I Am The Cheese
The Chocolate War
I’m not reading these challenge selections as quickly as I thought I would, but this tends to happen when I savor a story. The below novels were certainly savored.
From the moment I pulled this copy of I Am The Cheese off the library shelf, I knew it was the one I read almost ten years ago. The tears in the cover may have been taped by me. Tiny pieces of the front cover corners are missing; paperback corners and I don’t get along. I remember pulling it from the shelf so many years ago after being humored by the title. I loved that little paperback shelf. Even though this section of the library has changed drastically since then and this copy of the book has had much wear and tear, I know this copy is mine. My mental fingers are imprinted on the book, not to mention it probably got that funky smell from my dance bag.
I would be lying if I insisted part of this summer reading challenge was not created so I could have an excuse to reread some of my favorite books. I Am The Cheese is one of those books I’ve been meaning to revisit. My first read, years ago, was exciting. I recall going to the bench outside between dance classes just to get enough peace to immerse myself in the book. After this most current read, I still get a sense of urgency as the main character, Adam, makes a perilous journey on his bike. The real suspense, though, is in his recorded conversation with a psychologist.
This juxtaposition is part of what makes Cormier great. I didn’t feel very much happened as Adam was traveling, but I whizzed through these parts of the book as if I were racing from city to city just as Adam was. Slow-paced conversations loaded with information never interested me when I was growing up, and yet Adam’s dig through his past almost induced a sense of the panic he was feeling. Vaguely remembering how the book ended while starting over was a bit like watching Dennis Lehane’s Shutter Island after having read the book; nothing was a mystery any more, but the progression of the story was a curious tale when revisited.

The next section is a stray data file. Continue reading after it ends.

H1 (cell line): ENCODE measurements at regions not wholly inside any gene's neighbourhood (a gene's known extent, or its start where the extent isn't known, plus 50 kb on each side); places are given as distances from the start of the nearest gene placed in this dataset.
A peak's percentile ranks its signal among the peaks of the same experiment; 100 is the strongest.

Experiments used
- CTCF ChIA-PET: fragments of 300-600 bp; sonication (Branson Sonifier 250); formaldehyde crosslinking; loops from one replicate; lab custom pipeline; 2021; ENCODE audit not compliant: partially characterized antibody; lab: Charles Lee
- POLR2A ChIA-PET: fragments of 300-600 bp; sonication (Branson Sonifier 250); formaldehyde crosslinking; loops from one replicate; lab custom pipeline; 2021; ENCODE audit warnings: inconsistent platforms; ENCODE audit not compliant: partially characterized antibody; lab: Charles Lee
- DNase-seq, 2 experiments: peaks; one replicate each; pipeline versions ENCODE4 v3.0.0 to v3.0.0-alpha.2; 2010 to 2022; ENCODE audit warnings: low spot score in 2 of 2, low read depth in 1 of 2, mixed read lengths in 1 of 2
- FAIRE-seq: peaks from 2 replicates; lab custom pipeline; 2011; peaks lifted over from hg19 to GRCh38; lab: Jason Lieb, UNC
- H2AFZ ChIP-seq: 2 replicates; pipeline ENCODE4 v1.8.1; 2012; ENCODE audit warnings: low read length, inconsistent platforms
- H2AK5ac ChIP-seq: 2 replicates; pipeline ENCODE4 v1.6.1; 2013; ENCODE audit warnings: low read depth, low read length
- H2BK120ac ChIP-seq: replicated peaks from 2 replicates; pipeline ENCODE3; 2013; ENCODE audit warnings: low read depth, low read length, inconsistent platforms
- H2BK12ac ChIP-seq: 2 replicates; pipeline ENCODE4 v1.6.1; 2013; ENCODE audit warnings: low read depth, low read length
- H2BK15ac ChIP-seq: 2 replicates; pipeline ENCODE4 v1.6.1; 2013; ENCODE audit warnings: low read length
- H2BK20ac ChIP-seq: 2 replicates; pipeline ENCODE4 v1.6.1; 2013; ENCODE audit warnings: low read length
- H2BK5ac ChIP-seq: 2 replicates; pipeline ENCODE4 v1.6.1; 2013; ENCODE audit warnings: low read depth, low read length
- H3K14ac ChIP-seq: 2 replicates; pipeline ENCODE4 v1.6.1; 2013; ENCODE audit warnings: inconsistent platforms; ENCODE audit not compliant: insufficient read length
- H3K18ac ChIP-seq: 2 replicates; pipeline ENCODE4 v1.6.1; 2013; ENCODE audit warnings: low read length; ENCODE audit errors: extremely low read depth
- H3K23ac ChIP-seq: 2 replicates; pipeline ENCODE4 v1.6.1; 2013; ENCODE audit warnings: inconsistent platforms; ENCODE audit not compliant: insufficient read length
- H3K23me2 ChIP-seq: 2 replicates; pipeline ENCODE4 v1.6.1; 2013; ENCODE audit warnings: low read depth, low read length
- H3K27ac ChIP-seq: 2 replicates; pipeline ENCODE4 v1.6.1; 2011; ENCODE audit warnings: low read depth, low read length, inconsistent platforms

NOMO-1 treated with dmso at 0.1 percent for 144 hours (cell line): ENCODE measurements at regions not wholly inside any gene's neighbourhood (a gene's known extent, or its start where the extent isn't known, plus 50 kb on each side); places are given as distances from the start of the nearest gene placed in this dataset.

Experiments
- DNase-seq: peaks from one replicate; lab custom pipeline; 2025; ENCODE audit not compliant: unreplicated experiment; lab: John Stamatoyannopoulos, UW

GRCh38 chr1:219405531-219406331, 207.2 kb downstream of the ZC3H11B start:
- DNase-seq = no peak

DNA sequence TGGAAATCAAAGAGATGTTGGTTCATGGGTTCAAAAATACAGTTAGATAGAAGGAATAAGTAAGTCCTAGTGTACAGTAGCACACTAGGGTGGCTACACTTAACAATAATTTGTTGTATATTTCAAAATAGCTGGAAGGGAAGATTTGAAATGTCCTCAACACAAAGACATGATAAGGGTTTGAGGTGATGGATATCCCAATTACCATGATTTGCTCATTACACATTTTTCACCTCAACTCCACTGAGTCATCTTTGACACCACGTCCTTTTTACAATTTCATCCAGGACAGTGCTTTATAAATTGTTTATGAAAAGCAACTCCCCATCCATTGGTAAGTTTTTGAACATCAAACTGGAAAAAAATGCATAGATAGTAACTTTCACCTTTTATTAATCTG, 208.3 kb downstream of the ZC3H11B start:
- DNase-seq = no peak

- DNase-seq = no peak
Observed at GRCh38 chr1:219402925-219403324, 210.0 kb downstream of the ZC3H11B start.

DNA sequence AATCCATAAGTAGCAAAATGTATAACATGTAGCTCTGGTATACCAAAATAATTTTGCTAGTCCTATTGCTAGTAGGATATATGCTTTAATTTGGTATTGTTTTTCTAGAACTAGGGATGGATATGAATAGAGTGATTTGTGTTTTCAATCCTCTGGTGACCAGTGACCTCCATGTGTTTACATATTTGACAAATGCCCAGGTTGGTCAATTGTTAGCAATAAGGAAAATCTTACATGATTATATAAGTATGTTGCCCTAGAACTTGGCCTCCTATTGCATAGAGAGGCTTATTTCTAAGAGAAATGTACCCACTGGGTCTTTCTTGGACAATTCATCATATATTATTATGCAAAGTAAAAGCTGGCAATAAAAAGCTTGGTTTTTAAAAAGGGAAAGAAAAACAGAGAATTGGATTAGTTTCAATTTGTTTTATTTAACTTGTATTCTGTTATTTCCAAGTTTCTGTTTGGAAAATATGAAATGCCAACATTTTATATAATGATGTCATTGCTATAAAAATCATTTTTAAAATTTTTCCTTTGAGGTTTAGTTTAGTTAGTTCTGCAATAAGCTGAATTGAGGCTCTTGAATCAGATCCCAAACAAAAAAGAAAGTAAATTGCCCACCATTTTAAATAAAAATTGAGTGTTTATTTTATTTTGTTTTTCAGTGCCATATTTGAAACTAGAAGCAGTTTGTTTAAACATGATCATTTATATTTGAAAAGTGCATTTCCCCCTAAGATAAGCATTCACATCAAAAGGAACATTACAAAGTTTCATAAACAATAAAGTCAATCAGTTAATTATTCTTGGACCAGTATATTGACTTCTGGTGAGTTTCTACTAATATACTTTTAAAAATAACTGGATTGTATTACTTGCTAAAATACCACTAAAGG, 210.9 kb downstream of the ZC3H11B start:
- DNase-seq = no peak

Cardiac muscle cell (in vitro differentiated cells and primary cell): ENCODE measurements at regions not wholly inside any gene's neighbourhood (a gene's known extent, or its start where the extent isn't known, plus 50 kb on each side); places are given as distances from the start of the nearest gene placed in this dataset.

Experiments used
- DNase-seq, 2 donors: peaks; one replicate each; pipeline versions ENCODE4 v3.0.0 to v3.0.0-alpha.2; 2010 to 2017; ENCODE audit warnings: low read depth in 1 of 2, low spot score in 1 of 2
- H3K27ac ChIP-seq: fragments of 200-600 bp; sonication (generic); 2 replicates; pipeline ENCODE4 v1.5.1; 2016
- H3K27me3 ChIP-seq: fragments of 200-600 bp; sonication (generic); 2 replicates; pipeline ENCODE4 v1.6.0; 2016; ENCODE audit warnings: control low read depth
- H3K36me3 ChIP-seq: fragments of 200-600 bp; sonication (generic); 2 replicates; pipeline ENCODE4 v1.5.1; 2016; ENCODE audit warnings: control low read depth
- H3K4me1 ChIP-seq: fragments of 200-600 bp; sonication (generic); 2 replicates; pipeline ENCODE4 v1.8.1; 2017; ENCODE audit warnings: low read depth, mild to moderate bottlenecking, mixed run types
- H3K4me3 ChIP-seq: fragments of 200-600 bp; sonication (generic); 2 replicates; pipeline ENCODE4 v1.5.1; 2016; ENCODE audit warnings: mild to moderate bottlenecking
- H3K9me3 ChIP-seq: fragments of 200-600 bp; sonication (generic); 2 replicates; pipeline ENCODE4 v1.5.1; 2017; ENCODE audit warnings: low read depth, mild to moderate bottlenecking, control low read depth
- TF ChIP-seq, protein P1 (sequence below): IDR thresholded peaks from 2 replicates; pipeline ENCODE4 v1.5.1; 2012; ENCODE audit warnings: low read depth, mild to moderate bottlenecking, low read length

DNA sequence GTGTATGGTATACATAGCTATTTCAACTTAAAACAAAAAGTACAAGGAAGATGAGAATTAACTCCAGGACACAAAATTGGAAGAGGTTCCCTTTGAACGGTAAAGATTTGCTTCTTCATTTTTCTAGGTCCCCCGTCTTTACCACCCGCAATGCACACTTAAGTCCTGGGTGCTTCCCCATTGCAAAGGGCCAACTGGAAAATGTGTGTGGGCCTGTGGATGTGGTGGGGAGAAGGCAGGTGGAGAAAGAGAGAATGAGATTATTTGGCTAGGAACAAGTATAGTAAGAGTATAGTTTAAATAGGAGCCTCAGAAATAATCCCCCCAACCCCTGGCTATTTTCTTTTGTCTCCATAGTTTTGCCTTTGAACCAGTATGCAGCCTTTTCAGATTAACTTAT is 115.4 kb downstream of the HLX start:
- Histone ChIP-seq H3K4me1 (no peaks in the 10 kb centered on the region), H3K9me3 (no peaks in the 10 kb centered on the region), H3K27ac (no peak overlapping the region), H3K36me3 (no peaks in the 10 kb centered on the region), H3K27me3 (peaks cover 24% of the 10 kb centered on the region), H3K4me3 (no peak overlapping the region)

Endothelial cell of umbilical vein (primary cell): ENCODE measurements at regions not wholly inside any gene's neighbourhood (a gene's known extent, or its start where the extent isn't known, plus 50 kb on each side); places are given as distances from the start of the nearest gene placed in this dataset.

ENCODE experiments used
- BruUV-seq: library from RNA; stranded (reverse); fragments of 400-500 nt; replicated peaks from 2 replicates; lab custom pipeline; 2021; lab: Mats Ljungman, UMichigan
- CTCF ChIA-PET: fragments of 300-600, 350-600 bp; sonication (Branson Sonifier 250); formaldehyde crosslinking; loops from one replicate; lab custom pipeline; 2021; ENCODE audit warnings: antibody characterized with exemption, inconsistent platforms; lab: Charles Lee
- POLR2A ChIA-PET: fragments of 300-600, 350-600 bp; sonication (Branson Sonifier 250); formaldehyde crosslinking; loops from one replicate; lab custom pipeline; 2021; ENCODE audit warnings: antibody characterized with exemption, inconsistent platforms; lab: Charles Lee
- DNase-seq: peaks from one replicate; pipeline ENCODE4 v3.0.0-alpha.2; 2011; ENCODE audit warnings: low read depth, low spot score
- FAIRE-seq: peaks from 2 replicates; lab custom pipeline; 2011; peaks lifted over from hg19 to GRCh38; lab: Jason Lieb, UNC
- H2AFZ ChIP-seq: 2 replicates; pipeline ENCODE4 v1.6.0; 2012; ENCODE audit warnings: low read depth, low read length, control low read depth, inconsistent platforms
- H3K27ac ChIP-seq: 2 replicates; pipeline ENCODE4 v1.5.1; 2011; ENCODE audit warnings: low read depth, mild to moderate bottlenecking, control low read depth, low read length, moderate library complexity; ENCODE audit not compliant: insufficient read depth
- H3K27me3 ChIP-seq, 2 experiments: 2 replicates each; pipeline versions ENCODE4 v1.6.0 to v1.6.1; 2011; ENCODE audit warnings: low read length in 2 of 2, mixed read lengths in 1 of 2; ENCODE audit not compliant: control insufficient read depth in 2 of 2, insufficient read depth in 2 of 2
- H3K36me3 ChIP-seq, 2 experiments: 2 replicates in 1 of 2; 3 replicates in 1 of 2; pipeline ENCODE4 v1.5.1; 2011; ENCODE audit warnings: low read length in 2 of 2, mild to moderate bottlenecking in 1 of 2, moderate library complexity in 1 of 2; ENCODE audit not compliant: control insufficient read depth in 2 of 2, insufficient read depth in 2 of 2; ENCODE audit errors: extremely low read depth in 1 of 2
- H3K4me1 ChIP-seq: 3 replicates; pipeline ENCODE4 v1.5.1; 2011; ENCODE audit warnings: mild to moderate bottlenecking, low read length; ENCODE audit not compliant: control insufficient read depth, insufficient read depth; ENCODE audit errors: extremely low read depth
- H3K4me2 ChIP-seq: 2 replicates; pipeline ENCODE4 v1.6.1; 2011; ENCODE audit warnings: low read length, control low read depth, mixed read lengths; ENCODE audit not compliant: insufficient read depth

If you wish to read (or reread) this book, I suggest gobbling it up in 2 to 3 sittings. It goes fast, yet the 200 pages are almost too much.
I try not to understand politics because wrapping my mind in them would send me to the Betty Ford Clinic. But oh, my gosh. The football goal posts! When they were brought up in the last chapter, I had to search the beginning for when Obie was staring at them the first time. (If you don’t know, read the book. Just go.) Without this imagery, the plot would have disappointed me slightly; tell me more about Archie’s hunkering for Hershey bars or perhaps a backstory for Brother Leon (always the villain lover I am). The goal posts gave me chills, and I’m glad for it. I’ve never even had school spirit, but it was easy to see the importance of this chocolate sale to give the school money. Cormier published this during a time of questioning in America’s history, and his character Jerry’s confusion at the poster “Do I dare disturb the universe?” is curious to people from all times.
Every adult should read this book. They might pick up the subtleties surrounding the chocolate sale. Then again, children would be better frightened from the violence and psychological torment the students put on each other. Children and Catholic school-goers alike would be afraid of the teachers—Leon in particular. I’m sure only adults and boys would understand the mentions about jacking off.
Why did I take so long to read The Chocolate War? I don’t typically care for sequels, but I must know what Cormier thought might happen to these characters and to this school. I expected to write more on this book since Cormier is most famous for it, but I have no words. I liked this book tremendously and have no words. Within the next ten years, I hope to reread this. I also hope to read more Robert Cormier in the future, but not necessarily this summer.
5 titles down, 47 to go.
Days left: 74
I’m off to feed a cold with Roald Dahl.